“Monkeys have not been able to solve tasks like this,” Dr. Osvath pointed out, and, he added, even preschoolers can’t pass this test until sometime after their fourth birthday.

Will ravens barter with humans for food?

In the third experiment, Mr. Kabadayi and Dr. Osvath trained their ravens to exchange a specific token (a blue plastic bottle cap) for an immediate food reward (a piece of dog kibble). In addition to tool use, bartering (especially with humans) is another behavior that wild ravens don’t perform naturally.

To impress upon the ravens the value of the tokens, and to motivate them to save any tokens that they might find, the experimenter asked the birds for the token when they did not have it.

One hour later, after the ravens had been moved to a different enclosure, the birds were permitted to choose one item from each of three trays presented to them in rapid succession by an experimenter whom they’d never bartered with before. Each tray included several distractors along with the bartering token.

All of the ravens did extremely well in these tests, selecting the bartering token nearly 74% of the time -- demonstrating they were more adept at this task than were great apes.

“In the bartering conditions, the ravens outperformed orangutans, bonobos, and particularly chimpanzees,” Mr. Kabadayi and Dr. Osvath noted in their paper (ref).

Do ravens have self-control?

The fourth experiment built upon studies previously conducted in primates by testing whether the ravens placed a higher value on a food reward that was immediately available (but of poorer quality), or were the birds instead willing to wait for their favorite treat. In this experiment, the ravens were allowed to choose only one item from a tray bearing either the apparatus-opening tool or the bartering token along with distractor items, and an immediate food reward.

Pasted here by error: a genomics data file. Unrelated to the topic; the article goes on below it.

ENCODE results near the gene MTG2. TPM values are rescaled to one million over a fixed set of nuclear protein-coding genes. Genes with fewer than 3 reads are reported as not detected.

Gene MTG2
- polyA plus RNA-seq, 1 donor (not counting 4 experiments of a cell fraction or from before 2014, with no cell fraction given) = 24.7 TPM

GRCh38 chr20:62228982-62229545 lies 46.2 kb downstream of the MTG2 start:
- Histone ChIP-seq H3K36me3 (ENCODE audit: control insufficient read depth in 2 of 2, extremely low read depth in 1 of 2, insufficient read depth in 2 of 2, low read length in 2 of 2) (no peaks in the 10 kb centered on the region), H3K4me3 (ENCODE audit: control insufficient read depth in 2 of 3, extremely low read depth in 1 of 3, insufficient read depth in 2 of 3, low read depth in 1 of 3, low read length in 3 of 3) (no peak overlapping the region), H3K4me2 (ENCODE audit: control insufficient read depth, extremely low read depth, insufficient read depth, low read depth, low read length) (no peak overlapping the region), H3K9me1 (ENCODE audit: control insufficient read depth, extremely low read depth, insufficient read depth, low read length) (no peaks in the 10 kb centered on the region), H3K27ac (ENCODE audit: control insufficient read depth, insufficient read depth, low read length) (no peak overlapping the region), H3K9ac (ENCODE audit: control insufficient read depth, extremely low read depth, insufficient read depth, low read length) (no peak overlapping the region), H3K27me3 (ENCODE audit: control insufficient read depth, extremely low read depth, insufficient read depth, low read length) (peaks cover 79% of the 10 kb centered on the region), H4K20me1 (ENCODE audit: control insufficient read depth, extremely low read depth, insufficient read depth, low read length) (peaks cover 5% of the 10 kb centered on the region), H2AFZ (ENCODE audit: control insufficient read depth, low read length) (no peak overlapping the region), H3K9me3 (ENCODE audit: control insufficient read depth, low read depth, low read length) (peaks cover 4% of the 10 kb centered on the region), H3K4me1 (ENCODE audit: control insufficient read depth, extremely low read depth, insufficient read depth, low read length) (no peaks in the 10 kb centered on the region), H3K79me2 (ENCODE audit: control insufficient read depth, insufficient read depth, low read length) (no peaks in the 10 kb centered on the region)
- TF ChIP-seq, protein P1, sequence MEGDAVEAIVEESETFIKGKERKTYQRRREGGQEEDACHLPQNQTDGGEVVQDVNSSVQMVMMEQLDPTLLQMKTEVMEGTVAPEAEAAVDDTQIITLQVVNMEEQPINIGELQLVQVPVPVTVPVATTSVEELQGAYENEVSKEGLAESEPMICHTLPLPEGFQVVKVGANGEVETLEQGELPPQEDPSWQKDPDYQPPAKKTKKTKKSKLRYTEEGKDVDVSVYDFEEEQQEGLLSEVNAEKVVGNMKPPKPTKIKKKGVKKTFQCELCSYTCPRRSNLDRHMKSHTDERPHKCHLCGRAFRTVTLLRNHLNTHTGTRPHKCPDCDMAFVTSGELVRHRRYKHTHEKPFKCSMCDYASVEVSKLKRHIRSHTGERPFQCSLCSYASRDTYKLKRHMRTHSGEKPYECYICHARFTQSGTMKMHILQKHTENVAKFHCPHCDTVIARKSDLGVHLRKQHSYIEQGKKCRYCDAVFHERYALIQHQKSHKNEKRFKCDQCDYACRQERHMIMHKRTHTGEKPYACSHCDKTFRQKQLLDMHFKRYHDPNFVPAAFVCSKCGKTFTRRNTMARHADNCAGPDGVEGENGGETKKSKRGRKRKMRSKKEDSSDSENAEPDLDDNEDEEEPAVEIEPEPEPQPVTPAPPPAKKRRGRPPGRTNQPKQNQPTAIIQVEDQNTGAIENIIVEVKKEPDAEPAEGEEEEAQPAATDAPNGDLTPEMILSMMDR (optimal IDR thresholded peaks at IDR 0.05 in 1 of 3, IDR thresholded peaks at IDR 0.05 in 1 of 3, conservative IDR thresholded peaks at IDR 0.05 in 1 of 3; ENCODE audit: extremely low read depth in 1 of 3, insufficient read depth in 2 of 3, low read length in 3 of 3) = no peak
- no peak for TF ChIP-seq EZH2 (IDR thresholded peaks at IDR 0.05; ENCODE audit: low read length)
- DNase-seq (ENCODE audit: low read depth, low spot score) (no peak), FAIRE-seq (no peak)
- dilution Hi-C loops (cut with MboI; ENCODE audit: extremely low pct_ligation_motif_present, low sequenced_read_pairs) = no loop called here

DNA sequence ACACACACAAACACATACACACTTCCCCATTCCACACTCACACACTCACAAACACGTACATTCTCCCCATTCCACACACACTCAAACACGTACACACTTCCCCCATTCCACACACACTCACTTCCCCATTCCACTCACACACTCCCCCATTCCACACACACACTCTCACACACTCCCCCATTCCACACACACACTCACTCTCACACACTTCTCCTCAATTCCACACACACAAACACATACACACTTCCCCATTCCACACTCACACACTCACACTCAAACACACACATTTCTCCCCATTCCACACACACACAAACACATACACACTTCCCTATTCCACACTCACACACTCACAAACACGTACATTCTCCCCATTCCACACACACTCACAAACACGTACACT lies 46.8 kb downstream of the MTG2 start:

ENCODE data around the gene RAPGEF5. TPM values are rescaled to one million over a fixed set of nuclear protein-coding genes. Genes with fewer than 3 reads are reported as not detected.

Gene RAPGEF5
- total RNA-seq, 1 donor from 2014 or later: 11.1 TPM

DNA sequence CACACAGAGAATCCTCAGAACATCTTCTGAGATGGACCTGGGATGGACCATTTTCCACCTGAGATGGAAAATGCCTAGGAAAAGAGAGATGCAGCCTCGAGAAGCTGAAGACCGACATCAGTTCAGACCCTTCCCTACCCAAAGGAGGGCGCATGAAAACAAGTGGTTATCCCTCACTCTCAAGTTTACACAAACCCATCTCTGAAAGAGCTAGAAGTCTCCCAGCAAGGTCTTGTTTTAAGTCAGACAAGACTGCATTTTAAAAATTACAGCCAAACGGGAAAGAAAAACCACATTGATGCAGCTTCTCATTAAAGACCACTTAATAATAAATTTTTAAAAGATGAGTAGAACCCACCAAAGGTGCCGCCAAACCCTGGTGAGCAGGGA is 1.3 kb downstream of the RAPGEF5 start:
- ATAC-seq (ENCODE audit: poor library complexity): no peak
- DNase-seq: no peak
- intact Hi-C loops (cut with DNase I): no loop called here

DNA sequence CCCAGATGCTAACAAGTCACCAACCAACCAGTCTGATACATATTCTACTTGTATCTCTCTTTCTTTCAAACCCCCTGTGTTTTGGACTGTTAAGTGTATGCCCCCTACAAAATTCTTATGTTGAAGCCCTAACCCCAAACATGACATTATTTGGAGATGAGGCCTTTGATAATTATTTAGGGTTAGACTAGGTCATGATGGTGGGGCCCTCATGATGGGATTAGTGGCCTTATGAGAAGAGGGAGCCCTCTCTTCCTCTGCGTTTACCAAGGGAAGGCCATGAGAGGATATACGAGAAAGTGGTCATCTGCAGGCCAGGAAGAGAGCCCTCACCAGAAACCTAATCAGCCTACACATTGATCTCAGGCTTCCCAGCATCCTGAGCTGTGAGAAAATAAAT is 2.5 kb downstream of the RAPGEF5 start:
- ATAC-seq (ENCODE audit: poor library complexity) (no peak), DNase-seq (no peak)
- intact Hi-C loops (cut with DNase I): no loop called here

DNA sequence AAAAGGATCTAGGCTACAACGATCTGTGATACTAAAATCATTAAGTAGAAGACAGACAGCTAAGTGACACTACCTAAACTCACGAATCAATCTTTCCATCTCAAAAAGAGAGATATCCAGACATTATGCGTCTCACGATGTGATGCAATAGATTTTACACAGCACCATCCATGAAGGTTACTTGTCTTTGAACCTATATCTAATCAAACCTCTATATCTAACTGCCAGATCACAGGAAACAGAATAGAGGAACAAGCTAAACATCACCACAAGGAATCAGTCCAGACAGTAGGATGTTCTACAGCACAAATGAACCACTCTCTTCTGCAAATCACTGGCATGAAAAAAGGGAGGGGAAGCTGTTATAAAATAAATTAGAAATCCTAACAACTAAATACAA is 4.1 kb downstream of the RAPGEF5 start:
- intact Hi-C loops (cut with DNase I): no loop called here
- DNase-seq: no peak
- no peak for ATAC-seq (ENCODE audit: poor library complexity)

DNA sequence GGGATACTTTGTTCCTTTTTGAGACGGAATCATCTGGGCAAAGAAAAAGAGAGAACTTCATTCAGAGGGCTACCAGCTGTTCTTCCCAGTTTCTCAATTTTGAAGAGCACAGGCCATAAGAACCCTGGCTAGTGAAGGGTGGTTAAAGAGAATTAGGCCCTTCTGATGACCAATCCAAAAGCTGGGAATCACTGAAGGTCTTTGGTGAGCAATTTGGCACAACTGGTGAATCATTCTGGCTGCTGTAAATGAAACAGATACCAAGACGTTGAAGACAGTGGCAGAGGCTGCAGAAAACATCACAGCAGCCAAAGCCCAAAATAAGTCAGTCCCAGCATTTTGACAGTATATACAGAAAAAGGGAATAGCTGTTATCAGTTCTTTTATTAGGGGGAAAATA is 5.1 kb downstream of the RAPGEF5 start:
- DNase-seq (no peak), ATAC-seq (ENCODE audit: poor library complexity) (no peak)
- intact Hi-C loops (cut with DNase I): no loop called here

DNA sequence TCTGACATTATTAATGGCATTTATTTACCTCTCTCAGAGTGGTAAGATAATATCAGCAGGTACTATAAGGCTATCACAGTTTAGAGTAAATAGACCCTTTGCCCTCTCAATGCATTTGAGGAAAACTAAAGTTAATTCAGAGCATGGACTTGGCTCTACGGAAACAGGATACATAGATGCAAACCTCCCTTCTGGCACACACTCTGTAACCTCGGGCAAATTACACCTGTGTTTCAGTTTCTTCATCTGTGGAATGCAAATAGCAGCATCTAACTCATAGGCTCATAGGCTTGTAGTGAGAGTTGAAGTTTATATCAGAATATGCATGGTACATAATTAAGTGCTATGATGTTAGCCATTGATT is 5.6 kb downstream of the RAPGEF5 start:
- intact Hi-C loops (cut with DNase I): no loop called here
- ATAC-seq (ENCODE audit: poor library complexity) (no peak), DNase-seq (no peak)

In both conditions (tool use and bartering), Mr. Kabadayi and Dr. Osvath found that their ravens ignored the immediate reward in favor of choosing the functional item in 100% of the trials -- even when their favorite treat was delayed until the next day.

In these tests, the ravens’ performances were comparable with the self-control seen in great apes.

Thinking outside of the (puzzle) box

One raven, whose name was None, was especially creative. Basically, she hacked the puzzle box test by stuffing it full of tree bark -- a nifty solution that produced the desired result, without the bother of having to wait for the pesky opening tool to appear.

Common raven (Corvus corax). In earlier experiments, this and four other hand-raised ravens showed a flexible planning ability that previously had been documented only in people and great apes. (Credit: Helena Osvath / Lund University)
“In trial nine, one female invented a way to open the apparatus without the tool (and was therefore excluded from subsequent tool conditions in the rest of the study),” the authors report dryly regarding None's Eureka Moment (ref).

Is a complex and dynamic social structure prerequisite for evolution of intelligence?

“Very interesting and elegant study, comparing ravens directly with the great apes,” said Frans de Waal, a professor of psychology who studies primate behavior at Emory University, who was not involved in the study.